• Offer In Compromise — Some struggling taxpayers may qualify for an offer-in-compromise. This is an agreement between a taxpayer and the IRS that settles the taxpayer’s tax liabilities for less than the full amount owed. The IRS looks at the taxpayer’s income and assets to make a determination on their ability to pay. To help determine eligibility, use the Offer in Compromise Pre-Qualifier, a free online tool available on IRS.gov.

Other tips in the Tax Time Guide series are available on IRS.gov.

 

Arena and Associates – IRS Technical Guidance

Call Rob Arena at Arena and Associates, Inc., for immediate tax debt relief. Licensed tax professional with over 20 years of experience in solving IRS claims.

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3/4/2017

Inside This Issue

 

1.     IRS Nationwide Tax Forums Open for Registration

2.     Refunds Totaling $1 Billion Available for Those Who Have Not Filed a 2013 Tax Return

3.     Special Enrollment Exam Fee

4.     LB&I Compliance Campaign Webinars

5.     Online Resources for IP PIN and Transcripts

6.     YouTube: IRS Taxes-Three Easy Ways to Pay

7.     IRS Criminal Investigation Releases Fiscal Year 2016 Annual Report

8.     IRS Reaches 100th eBook Milestone

9.     Technical Guidance

 

1.  IRS Nationwide Tax Forums Open for Registration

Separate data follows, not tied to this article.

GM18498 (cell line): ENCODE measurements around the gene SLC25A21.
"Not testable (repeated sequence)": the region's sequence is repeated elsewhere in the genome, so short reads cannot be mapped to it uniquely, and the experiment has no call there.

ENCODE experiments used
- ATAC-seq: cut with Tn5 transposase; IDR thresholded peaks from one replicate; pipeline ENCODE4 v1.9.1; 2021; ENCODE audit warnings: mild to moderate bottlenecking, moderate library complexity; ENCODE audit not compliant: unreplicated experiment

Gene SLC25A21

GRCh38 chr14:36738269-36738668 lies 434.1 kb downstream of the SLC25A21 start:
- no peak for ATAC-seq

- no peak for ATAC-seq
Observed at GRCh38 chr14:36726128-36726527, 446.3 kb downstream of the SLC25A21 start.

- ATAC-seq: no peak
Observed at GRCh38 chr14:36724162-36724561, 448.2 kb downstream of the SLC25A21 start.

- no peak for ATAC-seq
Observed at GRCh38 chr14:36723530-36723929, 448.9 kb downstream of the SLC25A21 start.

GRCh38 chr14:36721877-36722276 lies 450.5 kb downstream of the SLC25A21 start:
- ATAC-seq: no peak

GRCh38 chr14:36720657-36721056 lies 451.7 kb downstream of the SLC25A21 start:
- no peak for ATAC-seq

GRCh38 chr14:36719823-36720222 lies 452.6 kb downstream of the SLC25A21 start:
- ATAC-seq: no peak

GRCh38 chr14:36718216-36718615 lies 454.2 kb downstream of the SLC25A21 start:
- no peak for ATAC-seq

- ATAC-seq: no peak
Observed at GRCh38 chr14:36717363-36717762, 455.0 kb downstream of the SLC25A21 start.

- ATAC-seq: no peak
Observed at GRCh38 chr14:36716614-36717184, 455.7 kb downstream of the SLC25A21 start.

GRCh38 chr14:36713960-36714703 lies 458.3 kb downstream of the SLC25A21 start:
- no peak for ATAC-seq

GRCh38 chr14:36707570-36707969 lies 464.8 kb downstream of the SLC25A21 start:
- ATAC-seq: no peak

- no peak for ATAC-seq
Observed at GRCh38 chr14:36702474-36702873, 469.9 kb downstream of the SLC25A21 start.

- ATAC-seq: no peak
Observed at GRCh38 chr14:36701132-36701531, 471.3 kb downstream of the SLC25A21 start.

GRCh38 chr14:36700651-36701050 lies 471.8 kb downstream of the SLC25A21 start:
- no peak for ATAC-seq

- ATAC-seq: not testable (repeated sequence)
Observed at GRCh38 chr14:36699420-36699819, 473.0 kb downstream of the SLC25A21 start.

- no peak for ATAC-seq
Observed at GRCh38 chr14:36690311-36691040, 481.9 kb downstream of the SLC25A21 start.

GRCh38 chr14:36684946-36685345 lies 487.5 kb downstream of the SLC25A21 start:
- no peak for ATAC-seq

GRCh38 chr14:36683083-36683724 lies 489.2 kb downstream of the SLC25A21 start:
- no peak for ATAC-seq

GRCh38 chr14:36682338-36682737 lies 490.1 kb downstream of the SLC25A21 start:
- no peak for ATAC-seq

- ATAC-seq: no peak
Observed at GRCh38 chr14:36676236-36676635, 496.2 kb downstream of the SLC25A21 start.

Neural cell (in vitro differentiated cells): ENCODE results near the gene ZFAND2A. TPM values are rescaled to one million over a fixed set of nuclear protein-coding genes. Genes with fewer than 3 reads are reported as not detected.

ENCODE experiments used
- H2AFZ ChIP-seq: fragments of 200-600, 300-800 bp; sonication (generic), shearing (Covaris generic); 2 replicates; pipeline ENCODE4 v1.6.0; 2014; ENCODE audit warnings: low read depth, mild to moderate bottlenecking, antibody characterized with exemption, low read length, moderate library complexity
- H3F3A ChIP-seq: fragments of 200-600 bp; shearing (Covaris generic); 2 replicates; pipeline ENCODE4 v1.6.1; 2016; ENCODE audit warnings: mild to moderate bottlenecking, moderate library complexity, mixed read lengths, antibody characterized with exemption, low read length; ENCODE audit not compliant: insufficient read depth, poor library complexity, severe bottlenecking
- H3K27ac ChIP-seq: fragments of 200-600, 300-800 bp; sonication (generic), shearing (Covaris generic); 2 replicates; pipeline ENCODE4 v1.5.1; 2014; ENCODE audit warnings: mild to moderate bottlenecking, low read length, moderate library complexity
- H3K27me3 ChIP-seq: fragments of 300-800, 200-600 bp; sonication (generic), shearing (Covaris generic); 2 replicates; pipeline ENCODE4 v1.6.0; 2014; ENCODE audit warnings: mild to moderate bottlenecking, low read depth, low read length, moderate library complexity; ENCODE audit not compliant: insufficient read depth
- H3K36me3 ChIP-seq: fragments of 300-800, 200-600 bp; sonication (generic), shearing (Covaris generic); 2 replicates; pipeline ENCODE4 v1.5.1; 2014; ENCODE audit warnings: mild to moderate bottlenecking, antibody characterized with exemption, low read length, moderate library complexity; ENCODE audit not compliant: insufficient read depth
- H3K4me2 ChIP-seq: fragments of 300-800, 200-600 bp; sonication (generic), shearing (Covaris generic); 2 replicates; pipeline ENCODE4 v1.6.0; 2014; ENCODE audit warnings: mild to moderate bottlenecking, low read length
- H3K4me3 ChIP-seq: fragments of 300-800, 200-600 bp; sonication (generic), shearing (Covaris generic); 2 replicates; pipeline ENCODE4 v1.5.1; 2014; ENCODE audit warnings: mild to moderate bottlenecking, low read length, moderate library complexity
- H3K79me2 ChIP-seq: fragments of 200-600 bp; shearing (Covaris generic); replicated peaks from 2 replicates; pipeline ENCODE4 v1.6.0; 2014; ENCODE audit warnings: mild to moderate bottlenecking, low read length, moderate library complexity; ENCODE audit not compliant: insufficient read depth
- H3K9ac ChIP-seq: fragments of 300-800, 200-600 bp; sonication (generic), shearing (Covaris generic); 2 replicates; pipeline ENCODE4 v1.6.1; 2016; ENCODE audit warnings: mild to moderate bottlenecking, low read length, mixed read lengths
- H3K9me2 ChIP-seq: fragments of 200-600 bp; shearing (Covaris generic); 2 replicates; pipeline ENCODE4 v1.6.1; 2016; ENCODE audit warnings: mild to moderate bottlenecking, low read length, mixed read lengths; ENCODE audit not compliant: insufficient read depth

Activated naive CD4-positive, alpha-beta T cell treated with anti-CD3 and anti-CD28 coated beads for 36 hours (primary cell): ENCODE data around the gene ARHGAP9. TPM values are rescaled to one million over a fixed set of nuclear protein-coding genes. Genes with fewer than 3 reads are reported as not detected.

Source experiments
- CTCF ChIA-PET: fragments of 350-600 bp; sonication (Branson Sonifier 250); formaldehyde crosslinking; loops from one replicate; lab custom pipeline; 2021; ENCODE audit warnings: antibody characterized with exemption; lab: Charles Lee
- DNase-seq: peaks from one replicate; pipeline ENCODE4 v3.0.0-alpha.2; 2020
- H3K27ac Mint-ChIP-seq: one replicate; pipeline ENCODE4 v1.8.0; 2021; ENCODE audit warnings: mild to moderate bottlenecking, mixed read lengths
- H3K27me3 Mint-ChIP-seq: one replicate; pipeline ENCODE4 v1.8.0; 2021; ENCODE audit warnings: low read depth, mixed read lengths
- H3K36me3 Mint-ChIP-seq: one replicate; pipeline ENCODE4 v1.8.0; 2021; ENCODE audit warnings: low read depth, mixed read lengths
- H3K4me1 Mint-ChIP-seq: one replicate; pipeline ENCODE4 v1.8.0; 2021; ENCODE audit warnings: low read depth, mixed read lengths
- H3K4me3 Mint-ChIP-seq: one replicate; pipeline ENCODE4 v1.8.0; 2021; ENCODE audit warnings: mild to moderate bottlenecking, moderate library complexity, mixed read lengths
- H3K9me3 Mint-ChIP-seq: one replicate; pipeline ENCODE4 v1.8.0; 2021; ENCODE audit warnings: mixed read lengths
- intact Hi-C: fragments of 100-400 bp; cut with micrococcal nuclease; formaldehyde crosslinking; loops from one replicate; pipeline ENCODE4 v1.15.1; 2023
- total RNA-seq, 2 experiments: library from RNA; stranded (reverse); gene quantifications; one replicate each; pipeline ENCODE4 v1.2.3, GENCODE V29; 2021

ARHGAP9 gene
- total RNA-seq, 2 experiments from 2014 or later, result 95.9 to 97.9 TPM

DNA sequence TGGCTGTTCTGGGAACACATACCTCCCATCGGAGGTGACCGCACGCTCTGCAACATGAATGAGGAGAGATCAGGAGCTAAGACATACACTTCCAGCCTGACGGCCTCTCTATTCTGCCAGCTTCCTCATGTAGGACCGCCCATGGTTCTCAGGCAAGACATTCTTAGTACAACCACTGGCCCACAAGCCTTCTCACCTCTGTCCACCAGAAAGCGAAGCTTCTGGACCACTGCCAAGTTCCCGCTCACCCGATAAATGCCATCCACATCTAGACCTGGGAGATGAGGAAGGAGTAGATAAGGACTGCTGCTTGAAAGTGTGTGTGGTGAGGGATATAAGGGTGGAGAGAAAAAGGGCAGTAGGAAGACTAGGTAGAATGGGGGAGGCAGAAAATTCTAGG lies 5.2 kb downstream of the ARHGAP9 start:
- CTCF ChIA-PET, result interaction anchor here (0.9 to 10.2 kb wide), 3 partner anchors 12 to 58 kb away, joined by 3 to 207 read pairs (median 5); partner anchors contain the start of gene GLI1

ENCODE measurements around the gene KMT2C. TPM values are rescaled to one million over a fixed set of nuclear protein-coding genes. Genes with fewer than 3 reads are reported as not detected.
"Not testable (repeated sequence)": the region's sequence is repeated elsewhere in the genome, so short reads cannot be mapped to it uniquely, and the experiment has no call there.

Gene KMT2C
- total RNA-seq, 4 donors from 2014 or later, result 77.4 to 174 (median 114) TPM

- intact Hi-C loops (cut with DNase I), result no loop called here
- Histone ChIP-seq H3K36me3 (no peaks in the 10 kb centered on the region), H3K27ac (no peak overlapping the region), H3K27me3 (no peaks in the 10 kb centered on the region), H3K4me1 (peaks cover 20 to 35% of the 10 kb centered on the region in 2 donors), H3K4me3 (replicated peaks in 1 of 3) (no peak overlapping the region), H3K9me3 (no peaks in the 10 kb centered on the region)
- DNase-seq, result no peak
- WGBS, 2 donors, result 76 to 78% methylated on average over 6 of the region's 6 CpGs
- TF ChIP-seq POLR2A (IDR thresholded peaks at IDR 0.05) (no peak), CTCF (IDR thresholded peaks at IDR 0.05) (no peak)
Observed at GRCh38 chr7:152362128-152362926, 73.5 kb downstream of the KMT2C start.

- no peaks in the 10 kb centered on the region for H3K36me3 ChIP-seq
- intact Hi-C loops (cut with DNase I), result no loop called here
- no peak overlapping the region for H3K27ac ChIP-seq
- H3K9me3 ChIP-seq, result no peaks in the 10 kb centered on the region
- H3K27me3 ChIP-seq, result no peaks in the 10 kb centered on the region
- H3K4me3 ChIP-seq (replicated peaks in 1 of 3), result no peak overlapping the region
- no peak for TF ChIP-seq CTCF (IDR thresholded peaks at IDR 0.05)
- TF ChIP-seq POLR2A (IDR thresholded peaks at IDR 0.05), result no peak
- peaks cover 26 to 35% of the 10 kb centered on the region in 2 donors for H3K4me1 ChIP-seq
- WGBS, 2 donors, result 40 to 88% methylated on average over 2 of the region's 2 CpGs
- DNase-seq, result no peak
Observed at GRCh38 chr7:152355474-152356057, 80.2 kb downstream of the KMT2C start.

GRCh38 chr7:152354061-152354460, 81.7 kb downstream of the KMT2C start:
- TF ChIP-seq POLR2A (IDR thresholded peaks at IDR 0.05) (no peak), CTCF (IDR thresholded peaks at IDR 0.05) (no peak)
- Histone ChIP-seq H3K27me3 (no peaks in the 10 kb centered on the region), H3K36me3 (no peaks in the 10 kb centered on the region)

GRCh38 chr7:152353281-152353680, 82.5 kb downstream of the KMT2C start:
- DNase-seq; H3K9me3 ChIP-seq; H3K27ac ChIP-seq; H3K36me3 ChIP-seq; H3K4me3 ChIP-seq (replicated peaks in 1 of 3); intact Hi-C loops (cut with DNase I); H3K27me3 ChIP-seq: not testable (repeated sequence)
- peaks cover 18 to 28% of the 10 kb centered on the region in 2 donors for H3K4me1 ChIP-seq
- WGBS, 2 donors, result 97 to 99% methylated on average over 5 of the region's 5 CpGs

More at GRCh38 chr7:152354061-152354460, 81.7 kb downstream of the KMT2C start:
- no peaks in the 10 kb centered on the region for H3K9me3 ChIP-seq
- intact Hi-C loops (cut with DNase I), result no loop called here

The 2017 IRS Nationwide Tax Forums are now open for registration. Join tax professionals at five locations across the country for three days of continuing education, workshops and exhibits of new products and services.

 

As a tax professional you can earn up to 18 CPE credits, network with your peers and learn from subject matter experts from the IRS and its association partners.

 

For more information or to register, visit the IRS Nationwide Tax Forum website at www.irstaxforum.com.

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2.  Refunds Totaling $1 Billion Available for Those Who Have Not Filed a 2013 Tax Return

Unclaimed federal income tax refunds totaling more than $1 billion may be waiting for an estimated one million taxpayers who did not file a 2013 federal income tax return.

To claim this money, taxpayers must file a 2013 tax return with the IRS no later than April 18.